Chinese Local Gov’t to Use Special Bonds to Invest in Bank for First Time
Dou Shicong
DATE:  Sep 11 2020
/ SOURCE:  Yicai
Chinese Local Gov’t to Use Special Bonds to Invest in Bank for First Time Chinese Local Gov’t to Use Special Bonds to Invest in Bank for First Time

(Yicai Global) Sept. 11 -- The first case of a local government in China using so-called special bonds to finance the purchase of shares in a small or mid-sized bank is in the offing.

Bank of Wenzhou, which is based in eastern Zhejiang province, recently said the local government could buy some of its planned CNY7 billion (USD1 billion) in new shares by issuing special bonds subject to regulatory approval.

Special bonds are usually used to raise funds for infrastructure projects, with repayments financed mainly from a project’s income. On July 1, China’s cabinet proposed for the first time that local government debt issuance should be allowed to replenish the capital of small- and mid-sized lenders.

On Sept. 7, Bank of Wenzhou said it would allocate up to 2.37 billion shares to existing shareholders based on the size of their stakes. The remainder would be bought through local government special bonds, with the Wenzhou government designating the buying entity, the bank said in a statement posted on its website.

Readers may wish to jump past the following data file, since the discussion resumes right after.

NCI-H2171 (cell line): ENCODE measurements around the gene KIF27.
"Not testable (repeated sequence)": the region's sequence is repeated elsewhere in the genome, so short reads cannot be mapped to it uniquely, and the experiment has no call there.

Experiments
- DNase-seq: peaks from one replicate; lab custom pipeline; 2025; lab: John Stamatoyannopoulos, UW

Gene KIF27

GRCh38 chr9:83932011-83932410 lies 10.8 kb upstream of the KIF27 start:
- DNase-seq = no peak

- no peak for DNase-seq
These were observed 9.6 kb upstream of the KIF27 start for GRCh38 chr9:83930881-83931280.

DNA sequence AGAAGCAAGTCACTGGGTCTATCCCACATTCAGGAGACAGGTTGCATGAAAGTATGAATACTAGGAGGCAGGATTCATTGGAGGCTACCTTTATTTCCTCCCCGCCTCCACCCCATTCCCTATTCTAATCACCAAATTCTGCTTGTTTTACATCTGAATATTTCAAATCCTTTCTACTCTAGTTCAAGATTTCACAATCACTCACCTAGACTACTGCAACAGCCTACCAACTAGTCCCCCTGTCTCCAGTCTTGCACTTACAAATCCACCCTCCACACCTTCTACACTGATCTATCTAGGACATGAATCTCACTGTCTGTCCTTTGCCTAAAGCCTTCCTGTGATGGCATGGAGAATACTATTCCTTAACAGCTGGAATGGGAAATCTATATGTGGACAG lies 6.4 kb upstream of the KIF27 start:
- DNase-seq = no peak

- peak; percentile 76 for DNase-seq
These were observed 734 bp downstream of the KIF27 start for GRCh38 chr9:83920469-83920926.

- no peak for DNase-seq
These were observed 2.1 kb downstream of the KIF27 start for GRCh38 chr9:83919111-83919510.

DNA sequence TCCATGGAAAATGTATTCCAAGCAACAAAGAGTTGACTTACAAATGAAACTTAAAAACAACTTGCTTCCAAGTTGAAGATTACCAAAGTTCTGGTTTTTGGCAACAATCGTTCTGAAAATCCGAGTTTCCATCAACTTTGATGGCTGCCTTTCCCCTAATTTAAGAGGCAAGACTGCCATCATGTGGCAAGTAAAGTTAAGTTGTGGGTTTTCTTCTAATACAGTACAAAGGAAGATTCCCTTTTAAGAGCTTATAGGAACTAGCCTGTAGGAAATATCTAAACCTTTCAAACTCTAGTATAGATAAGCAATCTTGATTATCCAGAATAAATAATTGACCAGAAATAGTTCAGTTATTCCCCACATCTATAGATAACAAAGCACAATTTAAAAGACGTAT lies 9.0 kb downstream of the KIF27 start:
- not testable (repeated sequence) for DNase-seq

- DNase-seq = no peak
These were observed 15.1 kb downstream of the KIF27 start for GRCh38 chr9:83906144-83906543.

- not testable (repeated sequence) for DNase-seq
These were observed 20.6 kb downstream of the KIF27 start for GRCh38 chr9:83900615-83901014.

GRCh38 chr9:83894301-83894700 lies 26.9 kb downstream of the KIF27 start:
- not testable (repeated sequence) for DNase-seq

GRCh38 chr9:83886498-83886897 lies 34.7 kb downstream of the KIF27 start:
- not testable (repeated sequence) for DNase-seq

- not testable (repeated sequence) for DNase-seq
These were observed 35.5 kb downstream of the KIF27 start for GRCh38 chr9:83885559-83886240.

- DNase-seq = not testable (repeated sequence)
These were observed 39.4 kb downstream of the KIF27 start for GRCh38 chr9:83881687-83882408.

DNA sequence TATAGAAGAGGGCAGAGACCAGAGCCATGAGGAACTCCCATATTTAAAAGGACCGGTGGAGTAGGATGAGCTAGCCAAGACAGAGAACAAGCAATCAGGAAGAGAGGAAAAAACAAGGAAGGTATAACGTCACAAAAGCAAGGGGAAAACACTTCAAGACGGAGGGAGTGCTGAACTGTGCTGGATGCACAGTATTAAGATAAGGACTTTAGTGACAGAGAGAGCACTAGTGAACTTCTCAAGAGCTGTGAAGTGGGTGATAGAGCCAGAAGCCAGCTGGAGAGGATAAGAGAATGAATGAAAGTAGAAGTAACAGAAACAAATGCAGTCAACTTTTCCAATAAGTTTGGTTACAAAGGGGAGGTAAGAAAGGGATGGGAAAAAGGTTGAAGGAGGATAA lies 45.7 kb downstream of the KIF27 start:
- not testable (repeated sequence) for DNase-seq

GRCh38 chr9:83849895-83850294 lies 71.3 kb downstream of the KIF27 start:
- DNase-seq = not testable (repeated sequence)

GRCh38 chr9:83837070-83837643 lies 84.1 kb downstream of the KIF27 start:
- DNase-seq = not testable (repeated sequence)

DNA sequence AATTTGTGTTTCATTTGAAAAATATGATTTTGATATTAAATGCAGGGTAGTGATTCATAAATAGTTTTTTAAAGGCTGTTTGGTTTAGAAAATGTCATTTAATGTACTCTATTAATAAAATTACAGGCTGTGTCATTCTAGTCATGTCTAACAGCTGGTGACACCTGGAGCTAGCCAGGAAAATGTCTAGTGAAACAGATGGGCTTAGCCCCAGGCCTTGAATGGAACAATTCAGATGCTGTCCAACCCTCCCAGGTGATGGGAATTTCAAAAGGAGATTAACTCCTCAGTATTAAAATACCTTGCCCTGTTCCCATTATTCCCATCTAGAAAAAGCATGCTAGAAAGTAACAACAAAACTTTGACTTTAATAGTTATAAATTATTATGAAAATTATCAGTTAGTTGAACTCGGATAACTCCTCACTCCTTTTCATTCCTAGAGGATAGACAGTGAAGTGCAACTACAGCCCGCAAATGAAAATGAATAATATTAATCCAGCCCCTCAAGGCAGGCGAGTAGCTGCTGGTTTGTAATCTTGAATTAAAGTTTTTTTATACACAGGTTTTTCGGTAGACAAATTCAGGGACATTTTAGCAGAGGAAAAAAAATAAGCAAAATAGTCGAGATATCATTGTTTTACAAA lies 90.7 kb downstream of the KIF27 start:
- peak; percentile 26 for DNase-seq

The bank is not a publicly listed company. It had 2.96 billion shares outstanding at the end of last year, worth about CNY4.4 each, according to its annual report. Based on that, the new sale will not exceed 44.5 percent of the total, and the per share price of CNY3 will be about a 33 percent discount to net assets.

Another Option

Local government special bonds have increased the capital replenishment channels for small and mid-sized banks, Zeng Gang, deputy director of China’s National Institution for Finance and Development, said in an interview with the Paper.

That is characterized by capital injections organized by local authorities, which also promotes bank reforms such as facilitating the merger of small lenders, while supporting their long-term development, Zeng said.

Compared with listed banks, private small and mid-sized lenders often face greater capital replenishment pressure. Founded in 1998 by a merger of 29 local urban credit cooperatives and other financial institutions, Bank of Wenzhou had a tier-1 capital adequacy ratio of 8.51 percent at the end of June, quite close to the 8.5 percent threshold required by Chinese regulators.

Issuance of new local government special bonds totaled nearly CNY2.9 trillion (USD424.3 billion) at the end of last month, according to the Ministry of Finance, accounting for 77.3 percent of the year’s entire quota.

Editor: Peter Thomas

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Keywords:   Bank of Wenzhou,Local Government Special Bonds